I waited patiently for the comforting weight of my cat but nothing came. I made my usual soft kissing noises, but still he hesitated. “It’s ok Shadow,” I cooed.

He shifted, the gentle brushing of his body against the carpet as loud to me as if he were right by my ear. I listened to the footsteps cautiously approach my bed and stop beside me, my comforter pulling downward as he stood on the corner of the blanket that draped onto the floor. I reached my hand out to pet him, but as my fingers brushed against his fur I felt his body jolt away. The tiny footsteps bounded to the door and out into the hall. I groaned and turned onto my side. Screw Shadow. Screw Sandy. And screw Chucky. I was tired and I just wanted to go to sleep.

I must’ve dozed off because when I awoke next, the clock read 12:02. I blinked as my mind tried to recall what had woken me. Moving my leg, I felt Shadow resting against my shin.

“There you are, baby.” I reached my hand down to find his head. His soft fur was cool to the touch as if he had just been sitting in a window. I found his scalp and began to scratch at his ears. My fingertip pressed into something soft and wet and my hand shot back. I sprang up and turned on the light.

Shadow lay in front of me, his fur slick and spotted with a thick sticky substance. I looked at my fingers, which were now covered in blood. Shadow’s beautiful black fur was clumped and matted with it. Blood had begun to pool onto my blanket around him and with absolute horror and disgust, I realized that his head was completely severed from his body. Wet brownish red meat glistened around white bone that protruded from his neck, now a stump. I screamed and pushed away from my mutilated cat, desperately trying to distance myself from the horrific image. Tears streamed down my face as I fell to the floor.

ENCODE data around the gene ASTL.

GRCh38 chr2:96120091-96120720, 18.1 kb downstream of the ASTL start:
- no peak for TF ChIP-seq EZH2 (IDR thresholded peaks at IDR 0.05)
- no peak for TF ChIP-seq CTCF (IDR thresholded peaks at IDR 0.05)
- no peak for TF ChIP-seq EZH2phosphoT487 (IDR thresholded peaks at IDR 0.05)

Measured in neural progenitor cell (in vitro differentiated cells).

In front of me was a line of bloody human shaped footprints, too small to even belong to a child. They stretched from my bedroom door to my bed.

I coughed out a sob, half in sorrow and half in panic. All my nightmares and fears from the night flooded my mind as I tried to scramble. But something else was wrong about the scene. I got up on my knees and began to push myself into a standing position, my legs shaking beneath me. Something was seriously wrong. And then I stopped, realization crawling up my spine in a chilly tingle.

There weren’t any footprints going out.

A small high-pitched laugh, like someone mimicking that of a little girl’s, sounded behind me.

I didn’t turn around. I didn’t look. Instead, I ran. I burst from my bedroom into the hall, my sobs and screams mixing in incoherent unfiltered emotion. I threw the door to my parent’s room open but their bed was empty. They were still out.

Not risking a glance back, I stumbled down the stairs, missing the last few steps and landing on my right ankle hard. I screamed in pain, but it didn’t matter. I had to get to the phone. I had to call them. My heart raced with adrenaline as I acted on instinct. Nothing made sense. None of it made sense. But it didn’t matter. All I knew was that I needed my parents. I needed them to help me. To fix this.

I reached the phone in the kitchen and grabbed the wireless receiver from the hook, spinning around to finally face what was behind me. But there was nothing there. I sobbed as I began to dial, my fingers shaking so hard I could barely press the right buttons.

I brought the phone to my ear but the line was silent. I mashed the end call button but there was no dial tone.

“Fuck!” I screamed as I threw the useless device at the wall. It snapped with a plastic crack, falling to the floor with a clatter. Deja vu hit me as the image of a white planchette shattering against a bedroom wall cut into my mind but I blinked the vision away.